Cat Pleska, MFA, is an educator, author, editor, publisher, and storyteller. She is a frequent writing workshop leader and is an essayist for West Virginia Public Radio and is a book reviewer for West Virginia University Press. She edited the anthology Fed from the Blade: Tales and Poems from the Mountains, and her first book, Riding on Comets: A Memoir was published by West Virginia University Press May 2015 and short-listed for the 2015 book of the year in the memoir category by Foreword Magazine. Cat is the 2016 recipient of the Governor’s Arts Award for Support of the Arts. Her cookbook One Foot in the Gravy—Hooked on the Sauce: Recipes you’ll Relish was just published by Mountain State Press. She teaches in the humanities program for Marshall University and is a full time instructor for Arizona State University’s Master of Liberal Studies Program.
Jeanette Luise Eberhardy, PhD, MFA, is a teacher, writer, and storyteller. Eberhardy serves as Program Director, 1st Year Writing and Assistant Professor at Massachusetts College of Art and Design. At the 17th Annual Women’s International Conference in Berlin, Eberhardy gave the opening address Your Story Matters to 800 women business leaders. She has delivered her Storyforth seminars in Egypt, Sweden, Italy, Czechoslovakia, Germany, and the U.S. Eberhardy is the recipient of the 2016 MassArt Faculty Fellowship Grant for her project: Global Meaningful Work. She publishes on the craft of writing and she is currently working on the book Why I Write. Why I Create: Global art students show how they express themselves. Eberhardy can be reached at WivInc.com.
February 14, 2017 § 2 Comments
By Kim Liao
As I packed for AWP this year, it occurred to me that my first conference in Atlanta was now ten years ago. I stopped sorting toiletries and thought, Who was I ten years ago? I was a writer in zygote form, somebody who was impressed by cocktails with paper umbrellas and awestruck by Tin House. I’ve experimented with several different AWP personas in the last decade: student, first-year writing instructor, journal section editor, book reviewer, slush reader, and panelist. This year was the first time I attended simply as a writer.
At AWP in Atlanta in 2007, I was 22, and just before I left for the conference, I kissed a poet in my graduate school program. I was aflame with possibility. I took copious notes at panels, seeing the study of writing craft and literary theory as an alive, pulsing thing. I discovered my love of dirty vodka martinis and the Book Fair. Working the Redivider table as a fiction reader, I got hooked on chatting with writers who stopped by, our would-be subscribers and submitters. It conjured up my love of selling books over years of working in my town’s independent bookstore in high school and summers during college. That summer I started submitting my first essay to journals in manila envelopes with enclosed SASEs. My relationship with the poet didn’t even last a week.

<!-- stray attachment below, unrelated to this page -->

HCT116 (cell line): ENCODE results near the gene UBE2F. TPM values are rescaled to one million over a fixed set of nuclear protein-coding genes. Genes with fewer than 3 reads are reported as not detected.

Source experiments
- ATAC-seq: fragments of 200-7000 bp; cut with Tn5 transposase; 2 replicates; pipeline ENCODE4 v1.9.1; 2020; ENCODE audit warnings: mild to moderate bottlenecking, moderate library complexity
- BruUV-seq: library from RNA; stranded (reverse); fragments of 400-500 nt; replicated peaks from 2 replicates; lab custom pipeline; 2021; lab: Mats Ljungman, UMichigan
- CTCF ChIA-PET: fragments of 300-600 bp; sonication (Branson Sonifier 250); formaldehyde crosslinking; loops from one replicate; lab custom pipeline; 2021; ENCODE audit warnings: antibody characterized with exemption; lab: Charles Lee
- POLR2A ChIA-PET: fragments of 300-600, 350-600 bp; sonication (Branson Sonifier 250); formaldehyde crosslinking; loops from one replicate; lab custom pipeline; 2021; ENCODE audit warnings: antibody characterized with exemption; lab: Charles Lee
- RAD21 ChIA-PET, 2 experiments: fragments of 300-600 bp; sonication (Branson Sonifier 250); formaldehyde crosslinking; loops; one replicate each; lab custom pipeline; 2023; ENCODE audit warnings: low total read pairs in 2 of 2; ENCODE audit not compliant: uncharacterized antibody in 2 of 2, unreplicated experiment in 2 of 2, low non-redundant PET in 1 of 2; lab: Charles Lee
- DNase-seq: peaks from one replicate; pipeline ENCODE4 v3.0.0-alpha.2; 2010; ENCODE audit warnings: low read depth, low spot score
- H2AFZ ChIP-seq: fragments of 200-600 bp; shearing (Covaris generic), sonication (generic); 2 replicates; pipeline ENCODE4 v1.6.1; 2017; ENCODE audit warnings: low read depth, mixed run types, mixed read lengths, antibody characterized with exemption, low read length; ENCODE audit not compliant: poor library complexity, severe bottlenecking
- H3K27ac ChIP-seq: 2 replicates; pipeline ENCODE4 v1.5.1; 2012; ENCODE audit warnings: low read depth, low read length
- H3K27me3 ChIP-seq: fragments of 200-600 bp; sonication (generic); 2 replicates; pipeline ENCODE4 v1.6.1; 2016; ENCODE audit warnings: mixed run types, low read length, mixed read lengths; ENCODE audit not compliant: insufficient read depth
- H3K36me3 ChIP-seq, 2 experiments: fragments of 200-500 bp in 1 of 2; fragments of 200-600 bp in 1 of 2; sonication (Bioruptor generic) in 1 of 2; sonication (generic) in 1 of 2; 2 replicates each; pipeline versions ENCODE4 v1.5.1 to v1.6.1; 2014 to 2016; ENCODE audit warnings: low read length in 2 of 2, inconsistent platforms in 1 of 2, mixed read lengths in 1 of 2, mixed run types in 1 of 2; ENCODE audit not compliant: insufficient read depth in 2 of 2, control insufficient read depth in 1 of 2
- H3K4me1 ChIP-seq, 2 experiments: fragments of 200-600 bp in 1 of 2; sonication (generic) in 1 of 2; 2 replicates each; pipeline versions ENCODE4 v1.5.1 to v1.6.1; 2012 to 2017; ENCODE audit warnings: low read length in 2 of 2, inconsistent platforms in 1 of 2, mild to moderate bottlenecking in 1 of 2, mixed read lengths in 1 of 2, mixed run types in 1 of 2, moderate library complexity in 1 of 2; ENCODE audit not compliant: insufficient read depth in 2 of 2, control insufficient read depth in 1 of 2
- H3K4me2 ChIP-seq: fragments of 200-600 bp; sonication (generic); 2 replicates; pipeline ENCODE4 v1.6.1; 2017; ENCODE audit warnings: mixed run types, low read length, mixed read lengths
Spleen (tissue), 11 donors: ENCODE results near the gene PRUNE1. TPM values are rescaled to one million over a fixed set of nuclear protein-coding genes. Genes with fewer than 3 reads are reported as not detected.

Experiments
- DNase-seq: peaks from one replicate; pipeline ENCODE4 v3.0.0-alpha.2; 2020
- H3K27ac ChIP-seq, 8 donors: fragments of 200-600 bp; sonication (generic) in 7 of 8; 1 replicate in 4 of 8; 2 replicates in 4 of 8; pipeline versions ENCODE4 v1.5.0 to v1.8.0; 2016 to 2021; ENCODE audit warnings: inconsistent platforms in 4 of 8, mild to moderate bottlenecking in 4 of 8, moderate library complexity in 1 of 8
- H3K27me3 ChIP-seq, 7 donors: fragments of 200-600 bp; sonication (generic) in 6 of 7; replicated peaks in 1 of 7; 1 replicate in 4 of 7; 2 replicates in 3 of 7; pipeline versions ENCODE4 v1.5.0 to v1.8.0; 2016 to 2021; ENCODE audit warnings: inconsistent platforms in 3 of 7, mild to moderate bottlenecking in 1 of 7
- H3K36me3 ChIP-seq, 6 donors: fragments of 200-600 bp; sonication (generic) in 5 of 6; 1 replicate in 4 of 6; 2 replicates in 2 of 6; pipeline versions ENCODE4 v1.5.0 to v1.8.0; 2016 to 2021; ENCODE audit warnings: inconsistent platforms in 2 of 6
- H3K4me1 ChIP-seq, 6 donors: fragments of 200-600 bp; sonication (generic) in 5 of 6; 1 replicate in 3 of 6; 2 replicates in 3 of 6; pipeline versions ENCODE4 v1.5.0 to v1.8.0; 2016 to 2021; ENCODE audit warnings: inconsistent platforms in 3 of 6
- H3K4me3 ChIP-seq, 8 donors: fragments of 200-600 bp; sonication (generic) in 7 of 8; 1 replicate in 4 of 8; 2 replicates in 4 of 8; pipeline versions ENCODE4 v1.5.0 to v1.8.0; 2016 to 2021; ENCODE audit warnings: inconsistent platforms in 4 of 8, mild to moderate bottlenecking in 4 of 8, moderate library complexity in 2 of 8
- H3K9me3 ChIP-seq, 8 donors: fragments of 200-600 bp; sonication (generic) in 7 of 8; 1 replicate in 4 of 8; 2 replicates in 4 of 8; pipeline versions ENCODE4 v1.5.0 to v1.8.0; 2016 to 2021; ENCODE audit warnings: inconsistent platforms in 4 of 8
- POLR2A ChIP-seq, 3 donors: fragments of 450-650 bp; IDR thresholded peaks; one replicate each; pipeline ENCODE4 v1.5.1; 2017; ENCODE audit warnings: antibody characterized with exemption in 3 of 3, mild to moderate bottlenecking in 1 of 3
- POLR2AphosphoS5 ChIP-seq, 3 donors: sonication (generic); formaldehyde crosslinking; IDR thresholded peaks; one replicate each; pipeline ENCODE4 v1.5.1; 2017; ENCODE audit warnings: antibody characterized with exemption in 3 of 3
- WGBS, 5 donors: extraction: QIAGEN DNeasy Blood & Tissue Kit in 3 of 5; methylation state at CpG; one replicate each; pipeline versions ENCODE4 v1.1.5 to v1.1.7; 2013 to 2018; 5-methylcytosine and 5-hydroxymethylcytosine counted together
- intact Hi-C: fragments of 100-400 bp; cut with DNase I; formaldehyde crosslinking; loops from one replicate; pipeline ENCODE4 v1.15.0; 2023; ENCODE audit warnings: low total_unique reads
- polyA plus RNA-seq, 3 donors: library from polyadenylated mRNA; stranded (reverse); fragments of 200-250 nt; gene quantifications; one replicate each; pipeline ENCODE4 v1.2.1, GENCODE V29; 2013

At AWP in New York City in 2008, I was full of sophomore swagger, the rising Nonfiction Editor of Redivider with my first publication forthcoming in Fringe Magazine. I shared a hotel room five ways with my closest Emerson friends, who were also my trivia team. I played with them every Tuesday night after the Nonfiction Book workshop class I was taking with my mentor. This was the book project that would turn me into a writer, with its magnetic pull encouraging me to dig deeper into the suppressed stories of my father’s family and with its endless frustrations along the path to crafting compelling storytelling. The manuscript would take much longer to finish than I could ever imagine. On late Saturday afternoon of the Book Fair, we auctioned off Redivider issues for rock bottom prices, and I ran around to other journals’ tables in a frenzied haze, swapping Redividers for journals that would become the basis of my authoritative lit mag collection.
At AWP in Chicago in 2009, I shared a hotel room with my writing group. We danced on our beds and drank beer and took photos before they were called selfies and laughed endlessly. I was about to graduate, almost finished with my thesis, an excerpt of my family memoir about retracing my grandparents’ footsteps through the Taiwanese martial law period. Through the writing process, I realized that I would need to go to Taiwan in order to get the whole story of what happened to my grandparents after World War II. I gushed about the free issues of Poets and Writers at the Book Fair to my friend in the conference hotel elevator, only to have Kevin Larimer say next to me, “I’m the Editor of Poets and Writers,” as he departed to his floor, leaving me a deep shade of magenta. I went to the Dance Party on Saturday night with two girlfriends, feeling drunk on the intoxicating force of women in control of their destiny. After accidentally falling asleep in my friend’s room, I took the elevator back upstairs at 7am in party clothes and bare feet. When travelers looked at me with judgment in their eyes, I just gazed back at them and smiled.
In 2012, at AWP in Chicago, I spoke on a panel about finding funding opportunities such as fellowships and residencies, having just returned from a Fulbright year of book research in Taiwan. Someone mistakenly put us in a lesser ballroom. The other panelists did fine, but I crashed and burned, and did so slowly, because an hour an fifteen minutes is not a short amount of time. Before the panel, I poured bourbon into my paper coffee cup, in case I got anxious and needed to relax. That probably didn’t help. I wasn’t working on a journal anymore, and felt lost and untethered as I walked through the Book Fair. I stopped by the Fourth River table, who had finally published an essay I wrote five years earlier. They were polite. Right before leaving Boston for AWP, I kissed the same poet again. Have you learned nothing??